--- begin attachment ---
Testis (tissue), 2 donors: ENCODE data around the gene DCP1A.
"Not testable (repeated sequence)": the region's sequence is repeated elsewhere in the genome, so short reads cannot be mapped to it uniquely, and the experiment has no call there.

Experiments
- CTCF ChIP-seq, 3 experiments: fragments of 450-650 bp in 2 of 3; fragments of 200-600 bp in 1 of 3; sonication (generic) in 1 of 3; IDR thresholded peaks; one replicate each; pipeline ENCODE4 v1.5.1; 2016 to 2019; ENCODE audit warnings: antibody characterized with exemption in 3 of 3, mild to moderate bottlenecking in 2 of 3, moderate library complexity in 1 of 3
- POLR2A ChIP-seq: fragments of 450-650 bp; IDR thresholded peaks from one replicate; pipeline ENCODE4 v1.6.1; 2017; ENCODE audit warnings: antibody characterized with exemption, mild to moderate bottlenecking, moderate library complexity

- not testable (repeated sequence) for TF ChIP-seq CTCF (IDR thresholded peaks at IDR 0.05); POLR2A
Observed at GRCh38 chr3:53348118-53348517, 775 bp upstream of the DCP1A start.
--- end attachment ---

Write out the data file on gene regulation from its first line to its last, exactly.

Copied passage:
Testis (tissue), 2 donors: ENCODE data around the gene DCP1A.
"Not testable (repeated sequence)": the region's sequence is repeated elsewhere in the genome, so short reads cannot be mapped to it uniquely, and the experiment has no call there.

Experiments
- CTCF ChIP-seq, 3 experiments: fragments of 450-650 bp in 2 of 3; fragments of 200-600 bp in 1 of 3; sonication (generic) in 1 of 3; IDR thresholded peaks; one replicate each; pipeline ENCODE4 v1.5.1; 2016 to 2019; ENCODE audit warnings: antibody characterized with exemption in 3 of 3, mild to moderate bottlenecking in 2 of 3, moderate library complexity in 1 of 3
- POLR2A ChIP-seq: fragments of 450-650 bp; IDR thresholded peaks from one replicate; pipeline ENCODE4 v1.6.1; 2017; ENCODE audit warnings: antibody characterized with exemption, mild to moderate bottlenecking, moderate library complexity

- not testable (repeated sequence) for TF ChIP-seq CTCF (IDR thresholded peaks at IDR 0.05); POLR2A
Observed at GRCh38 chr3:53348118-53348517, 775 bp upstream of the DCP1A start.